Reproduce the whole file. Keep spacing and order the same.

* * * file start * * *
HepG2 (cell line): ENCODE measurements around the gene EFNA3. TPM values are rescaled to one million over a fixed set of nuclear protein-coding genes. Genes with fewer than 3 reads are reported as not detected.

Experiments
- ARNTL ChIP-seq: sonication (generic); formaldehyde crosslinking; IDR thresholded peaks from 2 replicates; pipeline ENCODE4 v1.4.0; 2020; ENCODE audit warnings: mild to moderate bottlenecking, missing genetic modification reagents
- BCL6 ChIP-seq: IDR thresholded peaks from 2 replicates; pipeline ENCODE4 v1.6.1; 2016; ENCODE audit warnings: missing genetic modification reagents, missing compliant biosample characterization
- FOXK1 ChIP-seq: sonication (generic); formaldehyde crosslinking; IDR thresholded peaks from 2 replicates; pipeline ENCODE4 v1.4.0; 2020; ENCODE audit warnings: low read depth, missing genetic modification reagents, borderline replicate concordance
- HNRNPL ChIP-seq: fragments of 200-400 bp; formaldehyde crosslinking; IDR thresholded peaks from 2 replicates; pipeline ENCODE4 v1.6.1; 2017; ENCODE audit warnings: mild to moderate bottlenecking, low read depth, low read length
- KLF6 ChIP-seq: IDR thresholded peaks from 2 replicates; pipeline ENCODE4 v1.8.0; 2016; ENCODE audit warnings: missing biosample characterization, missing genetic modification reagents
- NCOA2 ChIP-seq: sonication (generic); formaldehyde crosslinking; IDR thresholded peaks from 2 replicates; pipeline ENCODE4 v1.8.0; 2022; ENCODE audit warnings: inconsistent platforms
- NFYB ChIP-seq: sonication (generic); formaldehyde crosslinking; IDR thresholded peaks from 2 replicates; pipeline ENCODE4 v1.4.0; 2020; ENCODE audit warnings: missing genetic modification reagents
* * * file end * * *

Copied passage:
HepG2 (cell line): ENCODE measurements around the gene EFNA3. TPM values are rescaled to one million over a fixed set of nuclear protein-coding genes. Genes with fewer than 3 reads are reported as not detected.

Experiments
- ARNTL ChIP-seq: sonication (generic); formaldehyde crosslinking; IDR thresholded peaks from 2 replicates; pipeline ENCODE4 v1.4.0; 2020; ENCODE audit warnings: mild to moderate bottlenecking, missing genetic modification reagents
- BCL6 ChIP-seq: IDR thresholded peaks from 2 replicates; pipeline ENCODE4 v1.6.1; 2016; ENCODE audit warnings: missing genetic modification reagents, missing compliant biosample characterization
- FOXK1 ChIP-seq: sonication (generic); formaldehyde crosslinking; IDR thresholded peaks from 2 replicates; pipeline ENCODE4 v1.4.0; 2020; ENCODE audit warnings: low read depth, missing genetic modification reagents, borderline replicate concordance
- HNRNPL ChIP-seq: fragments of 200-400 bp; formaldehyde crosslinking; IDR thresholded peaks from 2 replicates; pipeline ENCODE4 v1.6.1; 2017; ENCODE audit warnings: mild to moderate bottlenecking, low read depth, low read length
- KLF6 ChIP-seq: IDR thresholded peaks from 2 replicates; pipeline ENCODE4 v1.8.0; 2016; ENCODE audit warnings: missing biosample characterization, missing genetic modification reagents
- NCOA2 ChIP-seq: sonication (generic); formaldehyde crosslinking; IDR thresholded peaks from 2 replicates; pipeline ENCODE4 v1.8.0; 2022; ENCODE audit warnings: inconsistent platforms
- NFYB ChIP-seq: sonication (generic); formaldehyde crosslinking; IDR thresholded peaks from 2 replicates; pipeline ENCODE4 v1.4.0; 2020; ENCODE audit warnings: missing genetic modification reagents